Abraham Harrison Advertising Bing Blog Brand Business Business and Economy chris abraham Content marketing Converseon Customer customer service Digital marketing Facebook Google IBM internetmarketing Internet marketing IPhone linkedin marketing Marketing and Advertising Microsoft Online Communities organic search pinterest Promotion public relations search Search Engine Marketing Search engine optimization Search Engines Searching search marketing SEO small business social media social media marketing Social network twitter Web analytics Web search engine Website Yahoo YouTube
After reading Disruptions: As User Interaction on Facebook Drops, Sharing Comes at a Cost by Nick Bilton in the New York Times (and Facebook‘s detailed fact check), I thought I would spend $21 for your amusement. I would sponsor three Facebook posts. OK, I’ll be honest with you, I came up with that plan after I sponsored one spontaneously and organically to see if anyone might want to join my virtual rowing team, Team Grotto, and join a virtual regatta, the 2013 World Erg Challenge. Read the remainder of this entry »
There’s no reason to ever let your blog go fallow. Unlike leaving farmland unsown for a period in order to restore its fertility as part of a crop rotation, there’s no benefit in ignoring your blog. To be honest, it really doesn’t matter what you do to keep your blog running on a daily basis, but it’s essential that you don’t allow your blog to be categorized as “archived” by search engines, to say nothing of being forgotten by your readers. First, I will address why keeping your blog updated is essential to search engines and how fickle Google is. Google is worse than a Harvard Dean when it comes to judging you. “What have you done lately” is the name of the game and it is better for your career as a blogger to write filler during those times you’re not in the blogging mood: you’re having a crisis of faith, distracted by something else, or time-crushed by a well-paying job, for example.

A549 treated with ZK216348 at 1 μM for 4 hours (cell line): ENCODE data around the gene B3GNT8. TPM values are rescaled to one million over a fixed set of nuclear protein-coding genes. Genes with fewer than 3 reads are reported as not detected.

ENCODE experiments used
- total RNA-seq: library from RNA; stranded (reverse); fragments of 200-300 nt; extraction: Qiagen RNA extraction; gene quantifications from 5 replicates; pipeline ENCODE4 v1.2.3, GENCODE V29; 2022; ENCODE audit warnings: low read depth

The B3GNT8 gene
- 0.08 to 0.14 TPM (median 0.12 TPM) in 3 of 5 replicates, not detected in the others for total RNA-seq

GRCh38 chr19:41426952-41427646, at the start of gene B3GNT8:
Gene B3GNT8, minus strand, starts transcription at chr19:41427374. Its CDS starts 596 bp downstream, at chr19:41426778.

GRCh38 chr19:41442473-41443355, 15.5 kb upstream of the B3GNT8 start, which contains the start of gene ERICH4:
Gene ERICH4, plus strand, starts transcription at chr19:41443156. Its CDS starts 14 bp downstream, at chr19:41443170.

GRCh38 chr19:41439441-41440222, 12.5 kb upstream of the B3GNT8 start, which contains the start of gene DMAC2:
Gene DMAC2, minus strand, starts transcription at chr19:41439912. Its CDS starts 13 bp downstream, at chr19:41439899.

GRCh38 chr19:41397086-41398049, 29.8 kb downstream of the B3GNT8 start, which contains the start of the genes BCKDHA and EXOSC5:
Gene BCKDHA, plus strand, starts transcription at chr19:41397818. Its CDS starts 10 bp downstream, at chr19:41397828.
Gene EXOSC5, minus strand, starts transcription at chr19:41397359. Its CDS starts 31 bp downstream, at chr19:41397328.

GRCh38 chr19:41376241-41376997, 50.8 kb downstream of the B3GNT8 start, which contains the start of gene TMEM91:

My wife and I had dinner with a couple we know not long ago and during the meal, the topic shifted to our respective jobs. The folks we were with are both successful business people; he runs a small business, she’s an operations executive. And both talked about how successful their respective companies performed, “without marketing.”
There’s no such thing. If you’re selling to a customer, by definition, you’re marketing. But maybe you don’t realize it. Let’s take a look at what I mean.
In light of all the brouhaha over Google’s supposed changes to how they do search that the Wall Street Journal published yesterday it’s rather interesting that one of the new faces of search, Apple’s Siri, is in the headlines as well. Some of them read:
Siri Lawsuit: Apple Being Sued for Misleading Siri Commercials
Apple Sued Over Siri’s Shortcomings
Apple Siri Lawsuit: Is ‘False and Misleading’ Accusation a Growing Sign of Disenchantment With Tech Giant?
There’s more. Just, ironically enough, Google the term Siri lawsuit and see. Read the remainder of this entry »